Ten questions for the Orioles entering spring training:
1. Is Miguel Tejada happy?
After visiting their star shortstop in his native Dominican Republic shortly after he rescinded his trade demand, Orioles officials are confident Tejada is content and eager to turn the page on a rough 2005. Whether it was losing, being intertwined in the Rafael Palmeiro steroid controversy or feuding with teammate Sammy Sosa, Tejada was not himself in the second half, and it carried over to the field. Tejada hit just .276 with seven homers and 36 RBIs after the All-Star break. Come April, the spotlight on Tejada will be bright, and his mood will be analyzed on a nightly basis.
2. Will Brian Roberts be ready for Opening Day?
All signs point to Roberts being ready for the April 3 opener, or at worst, very soon after. Dr. Timothy Kremchek, who performed the ligament transplant surgery on Roberts' left elbow Sept. 30, saw the All-Star second baseman last week and said his elbow has full motion and strength. The plan is for Roberts, whose breakout 2005 season ended Sept. 20 with a gruesome collision at first base with the New York Yankees' Bubba Crosby, to ease his way into spring training and work his way to 100 percent by the end of it.
3. Is it too soon for Chris Ray to close?
It may be, but with the loss of All-Star closer B.J. Ryan, the trade of former closer Jorge Julio and the failure to sign a stopgap option such as Todd Jones or Braden Looper, the Orioles don't have much of a choice. Manager Sam Perlozzo has expressed concern about hurting the future of the hard-throwing 24-year-old, who appeared in 41 games last season, going 1-3 with a 2.66 ERA after overwhelming Double-A hitters. However, club officials rave about Ray's makeup.
4. How good is Leo Mazzone?
John-Charles Bradbury, a baseball economist, performed a study on this and found that Mazzone lowered a pitcher's ERA by a little more than a half-run on average. Mazzone's critics - yes, there are some even after his Atlanta Braves staffs finished first or second in the National League in ERA in 12 of the past 14 seasons - say Ray Miller's successor has benefited from great pitchers. But it's impossible to deny Mazzone's annual reclamation projects, such as Chris Hammond, John Burkett and Jorge Sosa. Team executives foresee Mazzone's influence on Daniel Cabrera and Erik Bedard and imagine the possibilities.
5. Can Javy Lopez play a solid first base?
Lopez and his agent, Chuck Berry, say he can, though some Orioles officials have their doubts that the displaced catcher will be able to make the transition, at least quickly enough to avoid costing the club games. Orioles vice president Jim Duquette was the general manager of the New York Mets when Mike Piazza's experiment at first base failed. Duquette said Lopez has a better shot because he is more athletic. For Lopez, at-bats and a contract extension could be riding on the result.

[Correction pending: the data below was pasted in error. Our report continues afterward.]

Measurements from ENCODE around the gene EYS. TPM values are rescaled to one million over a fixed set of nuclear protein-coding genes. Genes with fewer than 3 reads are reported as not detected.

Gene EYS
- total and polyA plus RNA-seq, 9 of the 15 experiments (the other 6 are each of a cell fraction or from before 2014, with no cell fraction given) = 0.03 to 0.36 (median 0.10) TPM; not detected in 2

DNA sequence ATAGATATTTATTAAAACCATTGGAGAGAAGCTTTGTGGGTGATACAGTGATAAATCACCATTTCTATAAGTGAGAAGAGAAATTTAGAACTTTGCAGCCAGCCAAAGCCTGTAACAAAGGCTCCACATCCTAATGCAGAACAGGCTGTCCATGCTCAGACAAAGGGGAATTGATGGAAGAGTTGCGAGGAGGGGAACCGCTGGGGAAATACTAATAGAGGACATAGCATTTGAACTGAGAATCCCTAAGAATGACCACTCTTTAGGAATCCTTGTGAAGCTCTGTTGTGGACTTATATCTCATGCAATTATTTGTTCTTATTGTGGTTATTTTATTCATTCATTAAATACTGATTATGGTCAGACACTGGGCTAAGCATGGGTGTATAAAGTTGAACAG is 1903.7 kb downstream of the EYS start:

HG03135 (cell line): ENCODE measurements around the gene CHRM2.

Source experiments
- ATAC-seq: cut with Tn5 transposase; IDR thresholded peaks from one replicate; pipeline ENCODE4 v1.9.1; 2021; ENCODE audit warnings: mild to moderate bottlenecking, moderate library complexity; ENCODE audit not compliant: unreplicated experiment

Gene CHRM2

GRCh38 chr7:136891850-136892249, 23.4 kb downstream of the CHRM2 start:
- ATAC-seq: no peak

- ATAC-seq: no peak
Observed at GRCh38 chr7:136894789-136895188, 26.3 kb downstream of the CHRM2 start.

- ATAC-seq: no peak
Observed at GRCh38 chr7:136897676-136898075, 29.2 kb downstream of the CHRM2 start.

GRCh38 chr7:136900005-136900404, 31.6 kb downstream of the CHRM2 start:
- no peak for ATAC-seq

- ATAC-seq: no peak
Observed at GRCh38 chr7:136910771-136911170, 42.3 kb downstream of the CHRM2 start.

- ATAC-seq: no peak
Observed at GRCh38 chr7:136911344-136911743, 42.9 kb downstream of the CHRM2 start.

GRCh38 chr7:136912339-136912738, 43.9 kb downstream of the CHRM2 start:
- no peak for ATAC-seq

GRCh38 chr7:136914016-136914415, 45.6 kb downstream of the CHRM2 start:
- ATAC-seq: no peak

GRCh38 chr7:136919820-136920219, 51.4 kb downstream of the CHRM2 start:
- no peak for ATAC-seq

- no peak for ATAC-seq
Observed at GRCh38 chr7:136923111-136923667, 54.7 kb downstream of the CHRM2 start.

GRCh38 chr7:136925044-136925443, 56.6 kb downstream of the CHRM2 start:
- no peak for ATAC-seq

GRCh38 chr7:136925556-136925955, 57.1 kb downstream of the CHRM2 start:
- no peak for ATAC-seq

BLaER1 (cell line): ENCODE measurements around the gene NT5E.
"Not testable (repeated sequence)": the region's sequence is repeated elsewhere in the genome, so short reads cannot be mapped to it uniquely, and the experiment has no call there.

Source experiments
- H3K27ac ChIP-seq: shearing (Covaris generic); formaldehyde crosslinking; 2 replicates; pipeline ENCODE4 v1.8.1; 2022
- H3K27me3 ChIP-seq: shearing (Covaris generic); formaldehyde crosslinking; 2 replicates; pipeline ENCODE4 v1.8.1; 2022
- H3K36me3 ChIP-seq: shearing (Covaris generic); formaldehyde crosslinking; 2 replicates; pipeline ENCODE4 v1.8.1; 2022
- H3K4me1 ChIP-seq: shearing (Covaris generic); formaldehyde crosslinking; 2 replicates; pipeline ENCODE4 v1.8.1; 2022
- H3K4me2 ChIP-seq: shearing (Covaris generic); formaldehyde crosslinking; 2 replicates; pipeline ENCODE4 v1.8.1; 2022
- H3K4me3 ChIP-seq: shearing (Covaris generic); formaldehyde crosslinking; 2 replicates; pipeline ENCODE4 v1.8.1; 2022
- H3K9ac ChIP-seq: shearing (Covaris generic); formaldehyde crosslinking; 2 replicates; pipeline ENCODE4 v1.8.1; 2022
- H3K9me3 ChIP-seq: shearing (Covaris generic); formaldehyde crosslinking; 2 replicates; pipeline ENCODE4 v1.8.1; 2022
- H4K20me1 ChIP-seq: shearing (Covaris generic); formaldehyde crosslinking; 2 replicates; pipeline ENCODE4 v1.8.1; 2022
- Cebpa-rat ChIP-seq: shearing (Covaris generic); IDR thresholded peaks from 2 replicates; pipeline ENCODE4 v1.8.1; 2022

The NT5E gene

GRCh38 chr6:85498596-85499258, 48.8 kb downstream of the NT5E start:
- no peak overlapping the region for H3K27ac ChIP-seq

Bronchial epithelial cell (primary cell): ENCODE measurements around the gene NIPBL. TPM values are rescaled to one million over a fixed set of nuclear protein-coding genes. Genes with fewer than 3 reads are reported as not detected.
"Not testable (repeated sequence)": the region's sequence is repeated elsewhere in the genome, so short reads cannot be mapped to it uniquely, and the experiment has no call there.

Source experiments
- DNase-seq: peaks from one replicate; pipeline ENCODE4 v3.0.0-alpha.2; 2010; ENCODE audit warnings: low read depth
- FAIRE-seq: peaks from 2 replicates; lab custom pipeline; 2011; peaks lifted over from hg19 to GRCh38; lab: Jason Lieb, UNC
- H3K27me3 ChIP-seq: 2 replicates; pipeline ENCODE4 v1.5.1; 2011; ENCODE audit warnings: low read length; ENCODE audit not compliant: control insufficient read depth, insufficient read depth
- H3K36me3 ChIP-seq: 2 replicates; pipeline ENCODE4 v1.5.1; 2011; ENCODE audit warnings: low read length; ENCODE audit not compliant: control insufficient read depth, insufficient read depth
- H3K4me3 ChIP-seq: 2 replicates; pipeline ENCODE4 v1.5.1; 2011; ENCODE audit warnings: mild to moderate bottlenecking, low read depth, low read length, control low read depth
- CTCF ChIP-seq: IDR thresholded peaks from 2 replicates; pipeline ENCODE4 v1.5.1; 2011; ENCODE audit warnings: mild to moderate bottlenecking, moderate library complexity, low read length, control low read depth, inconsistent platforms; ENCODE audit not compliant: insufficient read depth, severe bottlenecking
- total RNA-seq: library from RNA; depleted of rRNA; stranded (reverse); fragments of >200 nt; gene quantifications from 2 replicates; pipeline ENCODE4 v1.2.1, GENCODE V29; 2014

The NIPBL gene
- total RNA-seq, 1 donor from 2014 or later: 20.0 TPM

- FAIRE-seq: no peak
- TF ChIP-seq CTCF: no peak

6. Will they all just get along?
Orioles officials denied the team had a fractured clubhouse last season, but their offseason moves suggest otherwise. Malcontent Steve Kline was traded, and Sidney Ponson, Sammy Sosa and Rafael Palmeiro, all distractions at some point last season, are also gone. Jeff Conine and Kevin Millar, two veterans known for their leadership and clubhouse presence, were brought in. Their job descriptions will be to make sure the Orioles, especially Miguel Tejada and Javy Lopez, are unified, happy and loose.
7. Who's in center?
The job is Corey Patterson's to lose, but the former Cub, acquired for two minor leaguers, won't be handed the center-field position. He'll not only need to recapture his form of 2004, when he hit .266 with 24 homers and 72 RBIs - he batted .214 last year with 13 homers and 34 RBIs - but he'll also need to prove an asset defensively. Luis Matos, last year's starter, has clearly fallen out of favor and could be traded. However, a focused and fit Matos would make Sam Perlozzo's decision difficult. The wild card is prospect Nick Markakis, who could start in center or left field with a dynamic spring.
8. What will the Orioles get from Kris Benson aside from an outspoken wife?
The Orioles were praised throughout the industry for the trade that sent Jorge Julio and John Maine to the New York Mets for Benson. With Benson, the Orioles acquired a quality and durable No. 3 starter, who has logged at least 174 innings in four of six seasons and should give them a chance to win most times out. Benson has a 57-61 career record, but he is coming off a solid 10-8, 4.13 ERA campaign. In viewing the pitchers available via trades or free agency this offseason, the Orioles thought Benson was the best option for their money.
9. What effect will the World Baseball Classic have on the Orioles?
Final rosters haven't been set yet, but the Orioles could be represented in the WBC by as many as 12 players, one of the highest totals in the league. Team executives have been supportive of the tournament, but they also understand that it couldn't come at a worse time. Four of the Orioles' five projected starters could pitch in the WBC, robbing them of valuable spring training hours with pitching coach Leo Mazzone. New catcher Ramon Hernandez will play for Venezuela, and he will have to get acclimated to his staff in a shorter period.
10. How much difference will Ramon Hernandez make?
The Orioles signed Hernandez to a four-year, $27.5 million deal because of his sterling reputation for working with young pitchers, developed in his days in Oakland and San Diego. His bat - he is a career .262 hitter - is just a bonus. Even with Mazzone calling the game from the dugout, Hernandez should make the Orioles better defensively up the middle. His ability to communicate should also help Daniel Cabrera, who was accused last year by catchers Javy Lopez and Sal Fasano of being tough to settle down and communicate with.